April 1865 was one of the most eventful months in the history of our nation. During that month, Americans experienced the collapse of Petersburg and evacuation of Richmond; the Confederate surrender at Appomattox and end of the Civil War; the assassination of President Lincoln and the pursuit and killing of his assassin, John Wilkes Booth; and — on the day after Booth’s death — the worst maritime disaster in our history: the loss of 1,800 lives in the explosion of the Mississippi River steamboat Sultana (greater loss of life than the Titanic in 1912).
We will hear a lot about these events this month, but one tragic incident during that eventful month will remain largely forgotten: the marine disaster on the Potomac during the night of April 23rd and 24th that killed 87 men, including four civilian firemen from Alexandria working for the Quartermaster Corps to scout on the river for any sign of Booth crossing the Potomac.
The Quartermaster Corps is the supply and support service to the army — which is typically safe duty. The firemen were part of a contingent from Alexandria on a canal barge named Black Diamond whose mission was to patrol the Potomac. Military intelligence correctly anticipated that Booth would attempt to cross the river into Virginia during his escape. On the moonless night of April 23, a much larger ship, the Massachusetts, struck the port side of the anchored Black Diamond, killing a total of 87 men on both ships. The four civilian casualties from the Black Diamond killed in pursuit of Booth were Peter Carroll, Samuel N. Gosnell, George W. Huntington, and Christopher Farley. They were the only casualties in the search for John Wilkes Booth.
This is their story.
The assassination of President Lincoln on April 14, 1865 occasioned an unprecedented outpouring of grief, and also gave rise to fears that the assassination would trigger violence aimed at destabilizing the Union government by Confederate sympathizers. The manhunt launched by the government in the days after April 14 was the largest in U.S. history; 10,000 federal troops and even many civilian resources were deployed in pursuit of Booth and his accomplices. Secretary of War Edwin Stanton personally led the manhunt and advertised a $100,000 reward ($1.5 million in today’s dollars) for information leading to the arrest of Booth and his accomplices.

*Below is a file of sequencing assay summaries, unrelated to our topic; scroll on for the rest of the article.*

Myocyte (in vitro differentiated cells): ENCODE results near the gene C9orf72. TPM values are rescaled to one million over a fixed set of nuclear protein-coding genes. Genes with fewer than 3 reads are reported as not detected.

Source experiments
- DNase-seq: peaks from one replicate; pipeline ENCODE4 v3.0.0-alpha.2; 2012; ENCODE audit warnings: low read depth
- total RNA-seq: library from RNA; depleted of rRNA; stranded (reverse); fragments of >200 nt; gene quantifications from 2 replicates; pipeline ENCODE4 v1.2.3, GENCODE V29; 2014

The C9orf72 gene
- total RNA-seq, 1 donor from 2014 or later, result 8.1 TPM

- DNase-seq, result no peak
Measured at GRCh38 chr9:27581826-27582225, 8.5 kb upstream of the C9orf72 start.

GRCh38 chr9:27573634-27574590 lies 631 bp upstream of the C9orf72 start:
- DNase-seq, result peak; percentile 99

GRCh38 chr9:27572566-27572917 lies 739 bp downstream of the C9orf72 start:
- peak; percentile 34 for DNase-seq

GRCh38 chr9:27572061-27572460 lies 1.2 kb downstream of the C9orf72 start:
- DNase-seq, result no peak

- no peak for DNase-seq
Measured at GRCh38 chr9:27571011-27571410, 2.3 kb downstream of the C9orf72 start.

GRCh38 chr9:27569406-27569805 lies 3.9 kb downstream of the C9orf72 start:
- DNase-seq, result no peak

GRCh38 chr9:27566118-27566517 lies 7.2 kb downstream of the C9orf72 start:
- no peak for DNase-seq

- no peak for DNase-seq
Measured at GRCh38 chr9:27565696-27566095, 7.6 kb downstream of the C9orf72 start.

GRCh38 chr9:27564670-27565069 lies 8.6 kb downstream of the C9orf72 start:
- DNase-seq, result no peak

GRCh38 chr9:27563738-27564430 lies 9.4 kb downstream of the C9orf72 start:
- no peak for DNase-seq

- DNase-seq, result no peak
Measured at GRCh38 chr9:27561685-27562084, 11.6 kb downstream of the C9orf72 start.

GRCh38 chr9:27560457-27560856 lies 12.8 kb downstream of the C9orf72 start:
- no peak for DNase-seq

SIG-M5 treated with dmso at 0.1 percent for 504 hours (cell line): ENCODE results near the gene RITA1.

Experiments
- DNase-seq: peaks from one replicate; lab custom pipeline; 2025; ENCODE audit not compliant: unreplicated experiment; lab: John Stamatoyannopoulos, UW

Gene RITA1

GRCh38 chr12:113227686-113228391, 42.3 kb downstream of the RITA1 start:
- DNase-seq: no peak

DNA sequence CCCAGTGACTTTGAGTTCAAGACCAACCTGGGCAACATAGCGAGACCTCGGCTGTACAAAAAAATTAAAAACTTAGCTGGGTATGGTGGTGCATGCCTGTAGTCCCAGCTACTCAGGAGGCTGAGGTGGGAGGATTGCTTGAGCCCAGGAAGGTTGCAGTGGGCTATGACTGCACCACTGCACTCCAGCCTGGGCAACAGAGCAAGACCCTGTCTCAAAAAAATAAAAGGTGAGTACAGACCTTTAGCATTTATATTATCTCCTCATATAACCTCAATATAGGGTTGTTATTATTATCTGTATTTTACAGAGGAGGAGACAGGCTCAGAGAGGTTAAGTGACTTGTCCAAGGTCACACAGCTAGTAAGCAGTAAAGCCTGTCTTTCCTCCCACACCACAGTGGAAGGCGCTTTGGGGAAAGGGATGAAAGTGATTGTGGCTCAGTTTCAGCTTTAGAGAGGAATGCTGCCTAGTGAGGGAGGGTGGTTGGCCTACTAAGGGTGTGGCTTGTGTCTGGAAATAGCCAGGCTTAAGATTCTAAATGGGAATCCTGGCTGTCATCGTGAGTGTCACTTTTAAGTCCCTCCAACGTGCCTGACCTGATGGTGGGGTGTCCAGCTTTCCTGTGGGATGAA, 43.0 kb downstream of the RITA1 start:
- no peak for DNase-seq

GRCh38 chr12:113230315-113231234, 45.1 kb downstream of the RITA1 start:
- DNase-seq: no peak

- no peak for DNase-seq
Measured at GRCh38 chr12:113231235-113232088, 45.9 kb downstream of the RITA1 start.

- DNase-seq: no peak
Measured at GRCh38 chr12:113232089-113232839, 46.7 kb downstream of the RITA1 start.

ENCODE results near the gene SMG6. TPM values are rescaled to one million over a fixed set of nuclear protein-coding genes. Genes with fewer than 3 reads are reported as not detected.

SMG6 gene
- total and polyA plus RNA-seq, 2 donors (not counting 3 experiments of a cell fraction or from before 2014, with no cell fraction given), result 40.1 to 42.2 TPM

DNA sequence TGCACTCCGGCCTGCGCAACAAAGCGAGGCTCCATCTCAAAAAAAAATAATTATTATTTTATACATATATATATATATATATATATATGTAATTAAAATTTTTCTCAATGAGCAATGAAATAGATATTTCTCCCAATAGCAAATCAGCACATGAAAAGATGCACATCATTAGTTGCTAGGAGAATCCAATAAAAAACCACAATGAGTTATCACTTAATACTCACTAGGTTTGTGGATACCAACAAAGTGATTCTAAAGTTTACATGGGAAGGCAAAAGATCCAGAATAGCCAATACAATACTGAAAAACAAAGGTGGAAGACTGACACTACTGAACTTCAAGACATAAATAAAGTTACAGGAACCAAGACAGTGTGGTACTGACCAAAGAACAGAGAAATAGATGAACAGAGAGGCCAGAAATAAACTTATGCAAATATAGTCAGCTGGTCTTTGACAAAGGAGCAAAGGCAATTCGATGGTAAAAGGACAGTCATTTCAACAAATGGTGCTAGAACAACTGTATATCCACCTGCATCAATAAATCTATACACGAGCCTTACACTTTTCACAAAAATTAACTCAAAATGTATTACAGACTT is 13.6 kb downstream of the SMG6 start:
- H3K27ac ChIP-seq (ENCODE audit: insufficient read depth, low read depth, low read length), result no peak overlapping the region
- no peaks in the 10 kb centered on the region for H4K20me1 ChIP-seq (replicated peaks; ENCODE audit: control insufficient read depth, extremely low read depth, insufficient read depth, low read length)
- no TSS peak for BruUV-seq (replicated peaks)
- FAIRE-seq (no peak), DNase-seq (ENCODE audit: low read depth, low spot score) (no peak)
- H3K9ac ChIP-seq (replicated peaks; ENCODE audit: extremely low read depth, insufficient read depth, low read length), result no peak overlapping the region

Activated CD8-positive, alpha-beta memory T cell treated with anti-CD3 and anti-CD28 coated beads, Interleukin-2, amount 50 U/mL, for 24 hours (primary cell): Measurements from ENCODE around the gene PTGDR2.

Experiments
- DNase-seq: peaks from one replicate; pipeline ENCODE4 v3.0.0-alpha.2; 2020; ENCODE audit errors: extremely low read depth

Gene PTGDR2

Union troops were sent to southern Maryland and ultimately to Virginia to search for Booth, in response to federal intelligence information. Among those searching for Booth on that Sunday night April 23 was the contingent from the Quartermaster Corps, patrolling the river on picket duty in search of a vessel ferrying Booth across the Potomac. But, unknown to the Quartermasters, Booth and his accomplice David Herold had already crossed the Potomac on April 22 and were asleep in a cabin in King George County, Virginia.
What is largely forgotten and overshadowed by the momentous events of April 1865 is the story of the pursuit of Booth by civilian employees of the Alexandria Fire Department (formally the “Government Steam Fire Department”), who were chartered by the U.S. Quartermaster Corps and who were working for and at the direction of the military in the search for Booth.
There were two ships were involved in the tragic events of April 23-24, 1865: the USS Massachusetts and the Black Diamond. The Massachusetts was a steam ship built in Boston in 1860. Approximately 400 former Union prisoners of war crowded onto the Massachusetts, which was moored in the Potomac River at Alexandria on Sunday, April 23, 1865. The men were heading that evening to Norfolk where they were to be deployed for further military duty in North Carolina. Onboard the ship were veterans from New York, Maine, Pennsylvania and Connecticut.
The Black Diamond was an iron hull steam propeller canal boat (or barge) built in 1842. Before bring chartered by the Quartermaster Corps during the war, the Black Diamond’s normal duties were transporting coal between Washington, D.C. and Alexandria. As noted, the crew of 20 consisted of men from the Alexandria fire department.